Author Topic: Tilde/Pipe - Mod or Alpha colors?  (Read 1178 times)

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Offline santela

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Tilde/Pipe - Mod or Alpha colors?
« on: Thu, 10 June 2021, 22:08:14 »
Some recent sets have decided to drop the mod tilde/pipe keys from the base set into a child kit, and others do not offer these two keys in mod colors at all and the designers claim this is due to cost.

But in my experience and from the photos I see posted on keyboard forums mod colored tilde/pipe seems to be overwhelmingly preferred over the alpha colored ones. So my question is which one do you prefer? And can someone give a reasonable explanation why some designers do this? I don't think anyone actually buys the cost excuse as the keys would probably only increase the price by a dollar or two.

Offline zslane

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Re: Tilde/Pipe - Mod or Alpha colors?
« Reply #1 on: Fri, 11 June 2021, 11:33:14 »
99% of the time I use the alpha-colored |\ key. It is an alpha after all. It is extremely rare that the aesthetics of a mod-colored |\ would override the illogic of it for me. But then again, I am not a fan of the dumb alternating blocks of F-row key colors either.

Offline udller

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Re: Tilde/Pipe - Mod or Alpha colors?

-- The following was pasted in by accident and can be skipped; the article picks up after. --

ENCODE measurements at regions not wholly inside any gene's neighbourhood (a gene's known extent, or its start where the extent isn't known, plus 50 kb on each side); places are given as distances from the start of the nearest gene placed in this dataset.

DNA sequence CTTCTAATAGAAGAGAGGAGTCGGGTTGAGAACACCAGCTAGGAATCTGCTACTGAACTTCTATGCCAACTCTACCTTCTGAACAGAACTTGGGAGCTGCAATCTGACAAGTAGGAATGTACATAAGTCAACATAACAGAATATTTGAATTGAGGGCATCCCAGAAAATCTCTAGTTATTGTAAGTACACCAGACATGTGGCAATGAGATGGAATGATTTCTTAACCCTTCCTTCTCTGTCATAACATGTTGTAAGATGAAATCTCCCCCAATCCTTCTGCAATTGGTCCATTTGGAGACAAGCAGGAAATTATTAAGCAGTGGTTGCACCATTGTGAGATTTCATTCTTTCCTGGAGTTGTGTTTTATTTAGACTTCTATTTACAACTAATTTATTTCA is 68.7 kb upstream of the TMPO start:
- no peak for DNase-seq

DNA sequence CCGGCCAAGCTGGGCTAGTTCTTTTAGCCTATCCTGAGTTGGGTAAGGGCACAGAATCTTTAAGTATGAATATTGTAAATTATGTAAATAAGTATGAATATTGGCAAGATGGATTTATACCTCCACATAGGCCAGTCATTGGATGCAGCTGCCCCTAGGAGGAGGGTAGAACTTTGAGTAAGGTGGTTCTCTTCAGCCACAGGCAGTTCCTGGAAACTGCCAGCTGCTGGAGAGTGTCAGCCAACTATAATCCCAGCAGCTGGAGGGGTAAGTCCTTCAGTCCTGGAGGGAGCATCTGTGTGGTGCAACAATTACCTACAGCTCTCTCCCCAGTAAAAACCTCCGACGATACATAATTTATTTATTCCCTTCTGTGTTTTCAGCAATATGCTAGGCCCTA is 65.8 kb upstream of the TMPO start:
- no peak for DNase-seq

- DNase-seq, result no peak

« Reply #2 on: Fri, 11 June 2021, 11:42:59 »
i sometimes like the divide the mod |\ key gives on 65%. i dont care about the other as i normally use esc.

Offline rowdy

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Re: Tilde/Pipe - Mod or Alpha colors?
« Reply #3 on: Fri, 11 June 2021, 20:43:44 »
Most modern keyboard layouts are based on the IBM Model M, which is arguably the first keyboard to sport that layout.  That has alpha-coloured \| and `~.

The argument for alpha-coloured is that they are indeed alpha keys - they generate printable characters that appear on the screen.  Modifiers are a different colour, and are so-called because they modify the behaviour of other keys on the keyboard.

The tendency towards mod-coloured \| and `~ most likely stems from people wanting a mod-coloured block of keys on either side of the keyboard to balance the visual aesthetics.

As an aside, RGB mods were popular due to the use of keyboard overlays in the past - a card or plastic sheet would be fitted around the function keys, usually, and had application functions highlighted in red, green or blue.  The addition of RGB modifier keys to the keyboard helped non-technical users to generate the correct key sequences.
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